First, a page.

Center for Design Innovation in Winston-Salem hires new director

Winston-Salem stock photo (Wikipedia)

WINSTON-SALEM, N.C. — The Center for Design Innovation completed today a yearlong search for its new director with the hiring of Pamela Jennings, effective Oct. 1, according to the Winston-Salem Journal.

Jennings replaces Carol Strohecker, the center’s founding director, who resigned in August 2013 after seven years to become vice provost for academic affairs at Rhode Island School of Design.

The center was established in 2005 as a multi-campus research center of the UNC system, the result of a partnership between Winston-Salem State, UNC School of the Arts and Forsyth Technical Community College. The center has been operating since 2007 at a temporary site in Winston Tower.

Jennings most recently served as a professor of Art and Human Computer Interaction at Carnegie Mellon University.

Jennings becomes the center’s director, and a faculty member at WSSU and UNCSA. She was not available for comment.

Jennings brings “an impressive body of work from academe, industry and public service to the center,” Corey Walker, dean of the College of Arts, Sciences, Business and Education at WSSU, said in a statement.

“She has a bold and expansive vision for the center and the proven ability and leadership to realize its potential in advancing the economic development of the Winston-Salem community.”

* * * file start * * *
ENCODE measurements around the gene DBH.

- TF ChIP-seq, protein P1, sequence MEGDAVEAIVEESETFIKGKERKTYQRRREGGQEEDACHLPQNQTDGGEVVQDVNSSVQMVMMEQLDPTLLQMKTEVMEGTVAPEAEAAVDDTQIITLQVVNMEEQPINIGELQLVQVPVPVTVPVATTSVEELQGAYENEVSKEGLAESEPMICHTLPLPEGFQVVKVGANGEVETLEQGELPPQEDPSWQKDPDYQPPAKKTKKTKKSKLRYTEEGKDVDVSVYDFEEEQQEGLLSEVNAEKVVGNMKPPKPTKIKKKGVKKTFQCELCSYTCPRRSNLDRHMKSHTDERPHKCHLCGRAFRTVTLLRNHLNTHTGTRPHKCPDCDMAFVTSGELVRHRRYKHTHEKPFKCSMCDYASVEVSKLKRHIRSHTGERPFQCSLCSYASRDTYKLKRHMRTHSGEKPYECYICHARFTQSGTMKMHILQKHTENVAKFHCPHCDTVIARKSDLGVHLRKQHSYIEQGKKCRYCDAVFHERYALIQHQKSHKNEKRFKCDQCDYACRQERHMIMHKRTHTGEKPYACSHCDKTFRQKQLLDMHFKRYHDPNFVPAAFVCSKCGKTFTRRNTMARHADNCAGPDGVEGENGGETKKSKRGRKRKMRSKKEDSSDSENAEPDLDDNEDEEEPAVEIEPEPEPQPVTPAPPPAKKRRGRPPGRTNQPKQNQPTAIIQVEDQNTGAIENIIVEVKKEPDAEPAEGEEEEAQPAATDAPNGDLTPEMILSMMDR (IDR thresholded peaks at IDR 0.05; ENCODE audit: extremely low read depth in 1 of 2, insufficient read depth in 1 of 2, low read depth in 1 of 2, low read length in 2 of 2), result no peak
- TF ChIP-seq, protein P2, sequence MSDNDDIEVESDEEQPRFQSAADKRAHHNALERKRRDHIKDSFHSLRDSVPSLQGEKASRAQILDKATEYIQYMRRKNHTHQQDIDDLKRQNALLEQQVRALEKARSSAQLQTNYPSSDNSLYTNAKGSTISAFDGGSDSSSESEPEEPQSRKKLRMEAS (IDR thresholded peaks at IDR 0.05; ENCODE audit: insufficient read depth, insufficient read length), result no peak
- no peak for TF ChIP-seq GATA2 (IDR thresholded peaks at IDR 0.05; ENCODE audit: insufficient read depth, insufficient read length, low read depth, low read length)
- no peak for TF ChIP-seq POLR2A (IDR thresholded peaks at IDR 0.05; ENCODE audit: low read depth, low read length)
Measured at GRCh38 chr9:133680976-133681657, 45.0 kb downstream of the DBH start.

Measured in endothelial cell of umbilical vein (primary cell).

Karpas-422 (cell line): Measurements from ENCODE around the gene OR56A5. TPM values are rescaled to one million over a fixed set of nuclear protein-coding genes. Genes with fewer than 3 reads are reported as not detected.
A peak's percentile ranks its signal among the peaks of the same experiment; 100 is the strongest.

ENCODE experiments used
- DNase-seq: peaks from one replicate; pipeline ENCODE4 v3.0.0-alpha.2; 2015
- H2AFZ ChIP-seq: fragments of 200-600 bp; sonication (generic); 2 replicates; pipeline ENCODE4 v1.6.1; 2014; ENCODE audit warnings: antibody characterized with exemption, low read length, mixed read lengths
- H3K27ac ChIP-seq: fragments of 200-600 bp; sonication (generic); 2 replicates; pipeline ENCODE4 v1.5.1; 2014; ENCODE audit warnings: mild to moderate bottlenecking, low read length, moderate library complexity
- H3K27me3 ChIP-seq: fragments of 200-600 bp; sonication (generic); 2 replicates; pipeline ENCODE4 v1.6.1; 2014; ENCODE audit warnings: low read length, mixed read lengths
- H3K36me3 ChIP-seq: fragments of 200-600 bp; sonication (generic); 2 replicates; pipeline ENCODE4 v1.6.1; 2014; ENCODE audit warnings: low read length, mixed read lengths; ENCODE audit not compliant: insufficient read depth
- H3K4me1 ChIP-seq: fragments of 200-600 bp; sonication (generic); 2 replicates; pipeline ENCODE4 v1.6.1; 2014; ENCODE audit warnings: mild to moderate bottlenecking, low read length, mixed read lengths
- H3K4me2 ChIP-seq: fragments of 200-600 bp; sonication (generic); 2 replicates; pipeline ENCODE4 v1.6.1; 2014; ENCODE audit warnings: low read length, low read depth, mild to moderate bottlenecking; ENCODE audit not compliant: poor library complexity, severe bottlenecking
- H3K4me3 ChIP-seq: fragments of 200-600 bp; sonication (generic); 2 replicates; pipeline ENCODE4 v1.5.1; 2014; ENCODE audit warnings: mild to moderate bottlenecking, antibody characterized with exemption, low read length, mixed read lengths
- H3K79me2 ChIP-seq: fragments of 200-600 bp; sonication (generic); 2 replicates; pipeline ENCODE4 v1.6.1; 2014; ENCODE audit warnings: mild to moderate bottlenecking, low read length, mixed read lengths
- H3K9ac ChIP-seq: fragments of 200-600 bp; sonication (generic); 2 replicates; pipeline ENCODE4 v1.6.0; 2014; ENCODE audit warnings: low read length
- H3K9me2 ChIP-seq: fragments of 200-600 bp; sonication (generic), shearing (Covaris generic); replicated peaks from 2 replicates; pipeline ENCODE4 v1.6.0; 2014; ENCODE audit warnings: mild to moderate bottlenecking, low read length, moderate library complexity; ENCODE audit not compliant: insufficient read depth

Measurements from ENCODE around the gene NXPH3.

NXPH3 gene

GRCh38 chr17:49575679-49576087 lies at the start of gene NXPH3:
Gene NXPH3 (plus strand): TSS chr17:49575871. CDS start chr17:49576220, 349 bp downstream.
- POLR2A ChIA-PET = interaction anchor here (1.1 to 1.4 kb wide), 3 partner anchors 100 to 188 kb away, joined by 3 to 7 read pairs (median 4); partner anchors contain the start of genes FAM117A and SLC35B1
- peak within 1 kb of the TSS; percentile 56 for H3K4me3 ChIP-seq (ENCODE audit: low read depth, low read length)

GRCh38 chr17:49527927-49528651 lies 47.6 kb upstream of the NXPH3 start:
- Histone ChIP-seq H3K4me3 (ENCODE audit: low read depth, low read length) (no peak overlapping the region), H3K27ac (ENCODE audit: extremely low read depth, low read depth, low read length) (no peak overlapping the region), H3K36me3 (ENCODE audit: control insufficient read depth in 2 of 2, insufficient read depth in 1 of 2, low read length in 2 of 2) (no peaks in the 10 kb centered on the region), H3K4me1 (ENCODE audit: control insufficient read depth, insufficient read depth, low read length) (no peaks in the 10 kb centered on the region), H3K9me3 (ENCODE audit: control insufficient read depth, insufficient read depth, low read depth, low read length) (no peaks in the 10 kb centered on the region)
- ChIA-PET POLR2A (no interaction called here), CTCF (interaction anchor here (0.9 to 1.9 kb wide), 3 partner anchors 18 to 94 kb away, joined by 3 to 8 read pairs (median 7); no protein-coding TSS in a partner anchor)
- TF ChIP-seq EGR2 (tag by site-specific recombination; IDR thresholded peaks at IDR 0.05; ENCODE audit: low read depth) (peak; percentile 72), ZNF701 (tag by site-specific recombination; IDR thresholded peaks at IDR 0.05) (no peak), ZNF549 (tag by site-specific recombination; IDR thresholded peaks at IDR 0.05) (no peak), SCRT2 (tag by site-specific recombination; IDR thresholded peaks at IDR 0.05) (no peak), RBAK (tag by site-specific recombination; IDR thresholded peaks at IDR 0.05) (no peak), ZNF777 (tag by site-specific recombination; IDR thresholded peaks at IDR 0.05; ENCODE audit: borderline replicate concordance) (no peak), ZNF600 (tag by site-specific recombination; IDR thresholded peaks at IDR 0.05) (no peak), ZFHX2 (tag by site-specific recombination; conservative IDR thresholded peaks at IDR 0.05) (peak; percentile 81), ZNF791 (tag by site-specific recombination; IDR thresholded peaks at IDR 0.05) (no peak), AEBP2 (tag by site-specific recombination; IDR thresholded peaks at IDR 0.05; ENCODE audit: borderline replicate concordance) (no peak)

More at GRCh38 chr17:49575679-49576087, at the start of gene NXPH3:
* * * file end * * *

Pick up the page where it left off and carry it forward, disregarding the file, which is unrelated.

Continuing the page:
Jennings is a former National Science Foundation program officer in the Computer Information Science and Engineering directorate. She led the foundation’s CreativeIT and co-managed the Human Centered Computing research funding programs.

Through a joint professorship at Carnegie Mellon between the School of Art and the Human Computer Interaction Institute, Jennings explored the synergies between digital media, interaction design, and design of complex systems, software programming and embedded computing.

Rachel Desmarais, vice president of planning and information services at Forsyth Tech, said Jennings will offer the center a blend of understanding creativity and technology with experience in research and application.

The hiring of Jennings is the latest development for the center, which is preparing to move into its headquarters.

The center broke ground in February 2012 on an $8 million building that local officials hope will serve as a physical and symbolic anchor for the southern part of downtown Winston-Salem and the South district of Wake Forest Innovation Quarter. Construction on the second phase began in November.

The 27,000-square-foot building at 450 Design Ave. also will serve as a test – and an opportunity – for determining how well creative and design fields work as engines in a knowledge-based economy.

The center specializes in two areas: motion-capture techniques and rapid prototyping.

Motion-capture techniques support animation for films, video games and mobile applications, as well as improvements in health care related to physical and occupational therapy. The techniques can provide analyses of moving or flexible machinery and movements of people engaging in activities such as dance and sports.

Rapid-prototyping techniques support the design and development of furnishings, textiles, medical devices and other industrial products through a quick-design cycle that includes 3D modeling.

The goal is having 200 to 300 people using the facility on a daily basis once it’s fully operational.

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